©Kevin Jairaj

Partnering with Alycia Alvarez, the two shooters have created Rings to Rattles, a series of seminars on teaching photographers how to cultivate relationships with clients from their wedding through the arrival of children and beyond. Both photographic techniques and business practices are covered.

It’s no surprise a photographer who has his own actions, DVD, and iPhone app is a gearhead. Jairaj is definitely knowledgeable about his equipment, and enjoys speaking about it. “If I’m shooting a bride on the beach during the day and I want to overpower the sun, I use Profoto AcuteB’s,” he says. “Indoors I’ll use PocketWizard MiniTT1′s and FlexTT5′s and Canon Speedlite 580EX II’s. The MiniTT1 is so small I use it to trigger all my other strobes as well as the Flexes. I do the 580′s on TTL-mode. You can be very mobile with this kind of lighting and not have to carry around much at all. You can be agile and very quick. Most of my shooting is on location, and this helps me move around and get the shots.” Jairaj’s main camera bodies are Canon 5D Mark II’s, which he loves for their low noise at high ISOs. His favorite lens is the first one he bought: a Canon 70-200mm.

©Kevin Jairaj

A fashion-lover at heart, Jairaj pays attention to fashion in his wedding photos, and it shows. “Someone once said to me I shoot brides like they’re fashion models,” he recalls. “Well, that’s exactly what they want to be on their special day. I don’t want them to be all prim and proper and posed, like some 1980′s shot. I want them to feel gorgeous and sexy and love their photos as if they were in a magazine.”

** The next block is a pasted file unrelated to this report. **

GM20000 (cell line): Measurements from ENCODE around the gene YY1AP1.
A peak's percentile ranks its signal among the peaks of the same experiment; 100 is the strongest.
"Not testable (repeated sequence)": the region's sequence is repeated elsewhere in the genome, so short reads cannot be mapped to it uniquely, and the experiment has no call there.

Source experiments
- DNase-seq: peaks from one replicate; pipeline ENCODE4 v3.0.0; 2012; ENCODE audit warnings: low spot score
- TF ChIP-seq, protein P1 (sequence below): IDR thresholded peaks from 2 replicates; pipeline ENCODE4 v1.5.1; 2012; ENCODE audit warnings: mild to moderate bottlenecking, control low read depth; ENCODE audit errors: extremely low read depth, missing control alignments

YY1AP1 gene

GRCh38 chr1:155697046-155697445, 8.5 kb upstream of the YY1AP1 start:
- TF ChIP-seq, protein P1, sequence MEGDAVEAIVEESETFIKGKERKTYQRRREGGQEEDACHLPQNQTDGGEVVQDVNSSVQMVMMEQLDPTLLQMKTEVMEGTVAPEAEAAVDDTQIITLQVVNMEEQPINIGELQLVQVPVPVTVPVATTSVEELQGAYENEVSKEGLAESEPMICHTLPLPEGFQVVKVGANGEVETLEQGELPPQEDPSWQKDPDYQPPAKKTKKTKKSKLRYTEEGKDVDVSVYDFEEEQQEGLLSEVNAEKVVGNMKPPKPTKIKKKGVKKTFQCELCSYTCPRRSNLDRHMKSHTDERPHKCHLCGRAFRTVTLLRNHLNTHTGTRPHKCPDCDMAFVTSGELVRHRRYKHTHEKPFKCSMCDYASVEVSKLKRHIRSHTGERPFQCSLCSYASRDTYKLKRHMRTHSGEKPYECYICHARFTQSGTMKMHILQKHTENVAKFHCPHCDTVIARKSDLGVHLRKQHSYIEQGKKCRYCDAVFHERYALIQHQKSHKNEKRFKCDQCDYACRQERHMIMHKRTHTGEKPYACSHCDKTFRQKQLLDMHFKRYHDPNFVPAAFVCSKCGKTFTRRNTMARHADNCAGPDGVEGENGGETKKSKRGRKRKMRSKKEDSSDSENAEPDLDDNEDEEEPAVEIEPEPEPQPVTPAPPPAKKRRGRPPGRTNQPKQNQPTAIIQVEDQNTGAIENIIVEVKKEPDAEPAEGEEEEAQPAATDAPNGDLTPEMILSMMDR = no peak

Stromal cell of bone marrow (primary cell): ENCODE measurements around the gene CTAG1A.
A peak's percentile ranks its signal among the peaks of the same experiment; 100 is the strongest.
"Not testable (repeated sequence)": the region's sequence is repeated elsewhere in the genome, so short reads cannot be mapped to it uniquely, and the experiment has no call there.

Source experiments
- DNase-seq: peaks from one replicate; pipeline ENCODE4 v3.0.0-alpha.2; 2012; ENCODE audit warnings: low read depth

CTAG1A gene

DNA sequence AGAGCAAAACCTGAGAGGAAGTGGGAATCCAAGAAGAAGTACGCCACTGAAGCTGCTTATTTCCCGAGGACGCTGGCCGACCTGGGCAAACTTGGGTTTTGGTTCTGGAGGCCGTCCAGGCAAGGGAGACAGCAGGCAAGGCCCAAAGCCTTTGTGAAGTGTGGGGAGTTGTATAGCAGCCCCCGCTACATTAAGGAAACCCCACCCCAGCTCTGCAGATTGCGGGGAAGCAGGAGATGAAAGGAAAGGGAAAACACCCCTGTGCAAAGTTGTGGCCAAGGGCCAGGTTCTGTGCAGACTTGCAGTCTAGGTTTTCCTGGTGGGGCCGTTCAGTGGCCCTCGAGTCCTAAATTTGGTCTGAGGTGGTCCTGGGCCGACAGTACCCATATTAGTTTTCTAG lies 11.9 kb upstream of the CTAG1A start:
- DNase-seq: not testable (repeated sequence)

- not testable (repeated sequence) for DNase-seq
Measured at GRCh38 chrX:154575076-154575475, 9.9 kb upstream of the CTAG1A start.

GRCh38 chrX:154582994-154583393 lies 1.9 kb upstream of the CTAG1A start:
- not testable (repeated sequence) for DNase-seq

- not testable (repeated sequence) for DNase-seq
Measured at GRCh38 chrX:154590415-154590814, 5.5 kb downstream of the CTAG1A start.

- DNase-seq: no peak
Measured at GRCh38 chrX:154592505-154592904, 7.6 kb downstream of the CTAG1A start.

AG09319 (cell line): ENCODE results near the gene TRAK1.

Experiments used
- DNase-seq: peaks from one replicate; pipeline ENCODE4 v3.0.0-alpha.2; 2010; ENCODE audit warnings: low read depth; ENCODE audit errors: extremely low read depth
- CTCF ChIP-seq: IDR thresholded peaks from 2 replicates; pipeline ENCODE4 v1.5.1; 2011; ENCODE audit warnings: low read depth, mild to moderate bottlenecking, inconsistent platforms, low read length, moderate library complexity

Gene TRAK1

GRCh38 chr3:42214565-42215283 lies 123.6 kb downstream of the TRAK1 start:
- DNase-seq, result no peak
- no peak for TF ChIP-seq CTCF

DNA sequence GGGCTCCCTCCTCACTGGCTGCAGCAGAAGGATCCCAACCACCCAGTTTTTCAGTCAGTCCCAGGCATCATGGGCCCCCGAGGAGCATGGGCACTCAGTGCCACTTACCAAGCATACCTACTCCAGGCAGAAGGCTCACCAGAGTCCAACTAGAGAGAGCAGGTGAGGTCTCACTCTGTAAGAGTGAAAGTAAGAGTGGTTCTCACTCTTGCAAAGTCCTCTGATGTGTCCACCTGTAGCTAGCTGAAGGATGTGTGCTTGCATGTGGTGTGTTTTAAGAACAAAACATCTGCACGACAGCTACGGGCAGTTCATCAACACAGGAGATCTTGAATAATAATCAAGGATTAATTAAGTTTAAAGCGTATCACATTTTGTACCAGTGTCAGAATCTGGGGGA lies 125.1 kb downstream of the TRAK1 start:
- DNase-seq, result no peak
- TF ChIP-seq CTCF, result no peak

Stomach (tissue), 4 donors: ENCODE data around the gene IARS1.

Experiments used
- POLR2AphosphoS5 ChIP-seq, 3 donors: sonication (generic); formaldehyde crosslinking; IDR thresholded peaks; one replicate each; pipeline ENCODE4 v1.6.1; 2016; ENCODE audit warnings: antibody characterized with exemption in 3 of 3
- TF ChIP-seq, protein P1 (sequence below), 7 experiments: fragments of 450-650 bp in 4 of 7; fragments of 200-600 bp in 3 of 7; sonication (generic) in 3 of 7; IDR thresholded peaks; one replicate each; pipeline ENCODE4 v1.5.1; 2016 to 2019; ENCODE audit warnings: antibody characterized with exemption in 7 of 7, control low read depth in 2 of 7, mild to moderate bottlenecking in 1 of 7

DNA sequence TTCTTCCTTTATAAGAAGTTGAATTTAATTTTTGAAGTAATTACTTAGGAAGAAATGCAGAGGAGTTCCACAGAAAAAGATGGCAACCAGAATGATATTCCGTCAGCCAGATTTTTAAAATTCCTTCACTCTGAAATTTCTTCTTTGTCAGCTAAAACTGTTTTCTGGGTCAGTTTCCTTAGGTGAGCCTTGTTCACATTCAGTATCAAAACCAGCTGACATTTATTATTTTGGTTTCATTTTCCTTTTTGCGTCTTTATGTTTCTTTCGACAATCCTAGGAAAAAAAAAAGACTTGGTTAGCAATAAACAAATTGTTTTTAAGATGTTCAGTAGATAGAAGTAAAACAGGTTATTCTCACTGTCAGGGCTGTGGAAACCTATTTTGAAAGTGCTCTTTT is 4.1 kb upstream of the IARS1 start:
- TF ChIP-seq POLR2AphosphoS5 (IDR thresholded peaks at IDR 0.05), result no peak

©Kevin Jairaj

Jairaj sees an engagement photo session as a critical part of the wedding photography business. “For me, engagement sessions are almost a necessary thing I try to make all my couples do. I like to see how they act in public, how they react to each other, if they’re comfortable with the camera, if they blink a hundred times—it’s a long list. If I see them blinking a lot, I know on the wedding day I have to take extra shots. It also helps me determine what kind of style they like after they see the photos. Do they like more sepia? More kissing? More romantic or the fun, silly shots? Sexy? This helps me figure out what to do on the wedding day. It’s all about getting to know them better.”

©Kevin Jairaj

Fashion is never far from his thoughts, and Jairaj still shoots fashion when given the opportunity. A long-time sports enthusiast, his dream is to shoot for a professional football team. Knowing the drive and inventive nature of this shooter, we’re betting it’ll happen sooner, rather than later.

Kevin Jairaj’s Web site

Kevin Jairaj’s Blog

Kevin Jairaj on Twitter

Kevin Jairaj on Facebook

Kevin Jairaj’s and Alycia Alvarez’s Seminar

Fashion gown shoot video for Brides of North Texas Magazine

Kevin Jairaj’s “Wedding Vendor” iPhone App

Trailer for Dramatic Lighting DVD, showcasing the Profoto AcuteB setup

Kevin Jairaj’s Outdoor Action Set for Photoshop

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Airtime with Steve Lloyd

As a native of Utah, Steven Lloyd is no stranger to winter sports. As an art major in college, Lloyd took a photography course in order to help him capture images he wanted to paint. “I fell in love with photography, and thought it was a lot more fun than sitting in a room all day painting,” he says.

©Steve Lloyd

Always an outdoorsman, Lloyd has been shooting professionally for eight years. “I grew up skiing, and always try to shoot far away from the resorts,” he explains. His photography now includes his latest passion, mountain biking, which he’s been involved with the past four years. He enjoys shooting biking at least as much as photographing skiing. This works out well, as they both have their seasons are opposite each other. Also on his list of sports covered is climbing and backpacking. “I enjoy shooting anything outdoors, basically,” Lloyd says, “but my main focus is biking and skiing.”